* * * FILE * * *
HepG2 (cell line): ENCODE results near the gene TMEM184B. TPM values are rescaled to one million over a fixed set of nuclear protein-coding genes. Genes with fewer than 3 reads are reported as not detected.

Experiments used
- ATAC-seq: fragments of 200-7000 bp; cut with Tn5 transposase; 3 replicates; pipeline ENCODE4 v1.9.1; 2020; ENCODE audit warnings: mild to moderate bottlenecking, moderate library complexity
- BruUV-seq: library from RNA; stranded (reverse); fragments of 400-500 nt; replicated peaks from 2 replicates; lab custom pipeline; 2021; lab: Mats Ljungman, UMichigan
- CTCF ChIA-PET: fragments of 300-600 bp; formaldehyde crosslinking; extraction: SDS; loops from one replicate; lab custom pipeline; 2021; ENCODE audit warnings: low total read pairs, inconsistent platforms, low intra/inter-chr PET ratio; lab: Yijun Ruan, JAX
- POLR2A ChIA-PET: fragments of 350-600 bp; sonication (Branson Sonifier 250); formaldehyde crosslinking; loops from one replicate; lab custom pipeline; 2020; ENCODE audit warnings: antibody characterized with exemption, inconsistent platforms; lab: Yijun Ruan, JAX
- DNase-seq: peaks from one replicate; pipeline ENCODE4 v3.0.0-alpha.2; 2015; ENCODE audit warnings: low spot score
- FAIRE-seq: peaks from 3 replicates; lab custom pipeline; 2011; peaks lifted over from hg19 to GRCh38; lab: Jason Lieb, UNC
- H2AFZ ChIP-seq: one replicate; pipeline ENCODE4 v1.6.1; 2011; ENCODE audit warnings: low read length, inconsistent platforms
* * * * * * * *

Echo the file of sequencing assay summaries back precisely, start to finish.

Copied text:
HepG2 (cell line): ENCODE results near the gene TMEM184B. TPM values are rescaled to one million over a fixed set of nuclear protein-coding genes. Genes with fewer than 3 reads are reported as not detected.

Experiments used
- ATAC-seq: fragments of 200-7000 bp; cut with Tn5 transposase; 3 replicates; pipeline ENCODE4 v1.9.1; 2020; ENCODE audit warnings: mild to moderate bottlenecking, moderate library complexity
- BruUV-seq: library from RNA; stranded (reverse); fragments of 400-500 nt; replicated peaks from 2 replicates; lab custom pipeline; 2021; lab: Mats Ljungman, UMichigan
- CTCF ChIA-PET: fragments of 300-600 bp; formaldehyde crosslinking; extraction: SDS; loops from one replicate; lab custom pipeline; 2021; ENCODE audit warnings: low total read pairs, inconsistent platforms, low intra/inter-chr PET ratio; lab: Yijun Ruan, JAX
- POLR2A ChIA-PET: fragments of 350-600 bp; sonication (Branson Sonifier 250); formaldehyde crosslinking; loops from one replicate; lab custom pipeline; 2020; ENCODE audit warnings: antibody characterized with exemption, inconsistent platforms; lab: Yijun Ruan, JAX
- DNase-seq: peaks from one replicate; pipeline ENCODE4 v3.0.0-alpha.2; 2015; ENCODE audit warnings: low spot score
- FAIRE-seq: peaks from 3 replicates; lab custom pipeline; 2011; peaks lifted over from hg19 to GRCh38; lab: Jason Lieb, UNC
- H2AFZ ChIP-seq: one replicate; pipeline ENCODE4 v1.6.1; 2011; ENCODE audit warnings: low read length, inconsistent platforms